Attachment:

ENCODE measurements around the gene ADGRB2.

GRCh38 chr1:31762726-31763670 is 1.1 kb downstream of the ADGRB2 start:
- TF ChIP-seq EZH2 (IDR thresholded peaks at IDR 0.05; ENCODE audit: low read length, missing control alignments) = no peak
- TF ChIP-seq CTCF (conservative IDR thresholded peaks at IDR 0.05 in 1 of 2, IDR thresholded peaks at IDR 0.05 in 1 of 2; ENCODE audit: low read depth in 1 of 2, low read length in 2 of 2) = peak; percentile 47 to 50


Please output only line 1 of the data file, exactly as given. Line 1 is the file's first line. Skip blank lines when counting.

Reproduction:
ENCODE measurements around the gene ADGRB2.